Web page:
Inner Work: This is the where you really must rewrite your mental programming: further understand the responsibilities of your new position, get used to the idea of rejection, lost opportunities, and the possibility of failure.  You might read a book about sales, talk to someone who is doing it successfully and begin to warm up to the decisive moment where you cross the threshold and accept the position.

The Mentor: Before you really commit to your new position, it usually requires the aid of a mentor.  The mentor can be a book, a training course (like Sales Journey ), or a person.  The mentor provides the clarity and confidence you need to cross the threshold into the New World of Sales.


Fear & Discomfort: Now you’re in the The New World of Sales, picking up the phone scares you: what will you say? what if they don’t like you? what if they tell you to &$#& off?  Oh no!  You’re uncomfortable, you don’t have a routine or a comfort zone.  You need to be proactive instead of reactive.  You totally regret crossing the threshold, you’d like to go back, but it’s too late, you need to stick it out.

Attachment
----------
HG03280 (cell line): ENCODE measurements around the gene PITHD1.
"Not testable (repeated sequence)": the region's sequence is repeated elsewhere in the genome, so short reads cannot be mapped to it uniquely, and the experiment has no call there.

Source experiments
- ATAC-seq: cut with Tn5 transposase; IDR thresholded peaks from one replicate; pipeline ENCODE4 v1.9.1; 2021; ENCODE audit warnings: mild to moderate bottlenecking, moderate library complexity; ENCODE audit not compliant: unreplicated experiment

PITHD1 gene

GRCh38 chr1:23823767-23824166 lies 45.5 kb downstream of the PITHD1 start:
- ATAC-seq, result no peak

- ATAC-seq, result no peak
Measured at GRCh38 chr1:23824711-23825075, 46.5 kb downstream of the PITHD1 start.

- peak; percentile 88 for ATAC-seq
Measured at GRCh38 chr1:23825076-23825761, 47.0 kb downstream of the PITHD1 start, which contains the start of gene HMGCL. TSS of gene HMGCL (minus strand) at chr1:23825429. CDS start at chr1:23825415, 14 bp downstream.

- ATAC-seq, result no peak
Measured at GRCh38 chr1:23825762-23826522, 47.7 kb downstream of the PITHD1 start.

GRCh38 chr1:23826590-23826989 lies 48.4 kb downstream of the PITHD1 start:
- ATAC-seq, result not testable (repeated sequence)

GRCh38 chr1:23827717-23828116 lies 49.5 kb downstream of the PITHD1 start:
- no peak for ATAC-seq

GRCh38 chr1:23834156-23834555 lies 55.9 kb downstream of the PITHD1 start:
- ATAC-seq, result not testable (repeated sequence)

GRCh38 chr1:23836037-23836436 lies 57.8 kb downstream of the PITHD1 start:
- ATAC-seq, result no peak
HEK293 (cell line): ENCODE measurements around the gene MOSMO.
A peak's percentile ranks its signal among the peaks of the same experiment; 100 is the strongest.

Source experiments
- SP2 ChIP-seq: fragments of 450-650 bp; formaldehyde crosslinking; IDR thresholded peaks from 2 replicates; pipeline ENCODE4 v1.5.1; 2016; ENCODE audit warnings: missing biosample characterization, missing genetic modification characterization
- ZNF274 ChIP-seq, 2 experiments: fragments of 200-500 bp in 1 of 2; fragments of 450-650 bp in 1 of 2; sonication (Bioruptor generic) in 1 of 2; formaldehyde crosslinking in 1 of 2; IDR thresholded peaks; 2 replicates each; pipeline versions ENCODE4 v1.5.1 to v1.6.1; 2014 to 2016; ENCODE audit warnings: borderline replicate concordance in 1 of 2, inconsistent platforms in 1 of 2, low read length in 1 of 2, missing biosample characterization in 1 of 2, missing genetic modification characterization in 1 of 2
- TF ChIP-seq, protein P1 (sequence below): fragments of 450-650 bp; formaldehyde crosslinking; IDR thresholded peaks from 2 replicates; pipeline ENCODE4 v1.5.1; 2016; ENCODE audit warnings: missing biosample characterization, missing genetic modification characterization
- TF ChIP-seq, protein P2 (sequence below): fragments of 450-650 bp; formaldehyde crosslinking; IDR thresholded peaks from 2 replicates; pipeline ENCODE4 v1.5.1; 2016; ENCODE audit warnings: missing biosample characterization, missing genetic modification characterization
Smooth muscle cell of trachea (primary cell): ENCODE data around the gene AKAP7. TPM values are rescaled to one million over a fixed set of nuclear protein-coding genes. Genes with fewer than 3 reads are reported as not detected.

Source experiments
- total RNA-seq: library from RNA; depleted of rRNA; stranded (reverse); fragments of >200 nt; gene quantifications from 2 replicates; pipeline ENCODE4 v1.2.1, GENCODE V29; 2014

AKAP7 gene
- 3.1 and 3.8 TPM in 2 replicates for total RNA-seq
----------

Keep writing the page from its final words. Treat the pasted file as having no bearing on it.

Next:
Tests & Trials: You feel the fear and do it anyway.  Picking up the phone, saying the wrong thing, trying again, and again, and again.  Then something happens, you realize that rejection doesn’t sting as bad as the “idea” of rejection.  You find new mentors that help you discover practical tactics that enable you to control the conversation, setup appointments and, eventually, your manager starts letting you lead the presentations.

Allies & Enemies: You start making some sales and earn some valuable allies in your office.  You make it onto the leaderboard, inevitably knocking someone else off.  Some people start resenting your presence, your performance is making them look bad.  You learn who wants you to succeed and who secretly (or overtly) wants you to fail.  You offer to mentor new hires and let them shadow you.